ABP Food Group has announced that it has joined the Harper Adams School of Sustainable Food and Farming Delivery Partner Network. The school is at the forefront of the development of sustainable farming methods and also in exploring methods to help British farmers with their pathway to achieving net zero.
The partnership is in addition to ABP’s direct association with Harper Adams University, where the company sponsors the Professorship in Sustainable Beef and Lamb production. The post, which is held by Professor Jude Capper, is committed to leading the development of postgraduate research into sustainable meat production systems.
Professor Capper’s team is currently working with ABP’s research teams on the company’s Demonstration farm in Shropshire. The work initially focused on using a data-driven approach to improving the genetics available to the beef herd, so that beef animals grow faster by optimising their feed conversion ratio; and are therefore ready for slaughter at a younger age. The ultimate aim is to support the industry’s ambition of reducing emissions and demonstrate the industry’s climate credentials.
ABP is also working with 350 supplying farms to understand missions across a range of production systems through an innovative sustainability programme. Prism2030 will not only help farmers baseline their carbon footprint but also help to identify productivity improvements but also understand the carbon cycle on their own farm with professional tailored support from Harper Adams.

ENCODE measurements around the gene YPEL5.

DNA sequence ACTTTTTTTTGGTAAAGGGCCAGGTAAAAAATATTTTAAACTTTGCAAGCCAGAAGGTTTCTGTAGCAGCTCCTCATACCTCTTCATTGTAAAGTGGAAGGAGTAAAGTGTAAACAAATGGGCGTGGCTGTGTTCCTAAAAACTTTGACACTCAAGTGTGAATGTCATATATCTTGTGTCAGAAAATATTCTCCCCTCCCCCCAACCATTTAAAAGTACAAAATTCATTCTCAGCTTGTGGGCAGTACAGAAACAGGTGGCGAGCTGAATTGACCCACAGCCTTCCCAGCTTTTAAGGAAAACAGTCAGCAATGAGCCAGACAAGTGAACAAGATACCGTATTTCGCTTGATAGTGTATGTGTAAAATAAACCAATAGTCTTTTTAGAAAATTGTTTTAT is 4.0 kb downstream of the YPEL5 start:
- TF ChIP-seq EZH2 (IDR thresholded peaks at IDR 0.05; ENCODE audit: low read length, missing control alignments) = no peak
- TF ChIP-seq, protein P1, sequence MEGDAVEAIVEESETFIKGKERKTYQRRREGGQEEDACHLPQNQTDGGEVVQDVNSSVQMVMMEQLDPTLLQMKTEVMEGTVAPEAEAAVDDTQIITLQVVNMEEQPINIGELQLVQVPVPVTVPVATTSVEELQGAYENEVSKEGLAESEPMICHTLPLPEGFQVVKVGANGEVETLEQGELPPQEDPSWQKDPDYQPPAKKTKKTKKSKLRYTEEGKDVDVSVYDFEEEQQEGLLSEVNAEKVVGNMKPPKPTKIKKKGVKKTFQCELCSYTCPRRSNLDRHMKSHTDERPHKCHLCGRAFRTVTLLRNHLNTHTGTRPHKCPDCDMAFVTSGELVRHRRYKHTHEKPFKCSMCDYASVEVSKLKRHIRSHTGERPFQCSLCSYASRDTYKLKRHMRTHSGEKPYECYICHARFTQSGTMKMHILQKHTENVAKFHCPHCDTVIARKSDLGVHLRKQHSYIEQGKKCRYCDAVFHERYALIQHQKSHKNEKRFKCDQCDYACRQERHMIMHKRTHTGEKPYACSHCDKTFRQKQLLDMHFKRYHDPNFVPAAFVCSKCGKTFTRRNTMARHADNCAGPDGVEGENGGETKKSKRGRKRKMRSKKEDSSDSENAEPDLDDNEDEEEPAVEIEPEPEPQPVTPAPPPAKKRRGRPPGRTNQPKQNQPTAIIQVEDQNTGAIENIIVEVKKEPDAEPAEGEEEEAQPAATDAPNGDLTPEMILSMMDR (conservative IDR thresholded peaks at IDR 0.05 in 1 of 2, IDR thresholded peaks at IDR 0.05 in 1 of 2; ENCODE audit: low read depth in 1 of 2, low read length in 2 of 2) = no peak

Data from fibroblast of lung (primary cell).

Commenting on the partnership, Phil Hambling, UK Head of CSR for ABP said: “We are committed to playing our part in helping our farmers become global leaders in the production of sustainable beef and lamb. Our existing projects with Harper Adams University are helping us with evidence to dispel some of the myths about beef and lamb’s carbon footprint but also showing how we can improve productivity and benefit farm business resilience. Our partnership approach with farmers and Harper will ensure that we can build on our early progress, demonstrate how we can continuously improve and celebrate the positive story that British agriculture has to offer.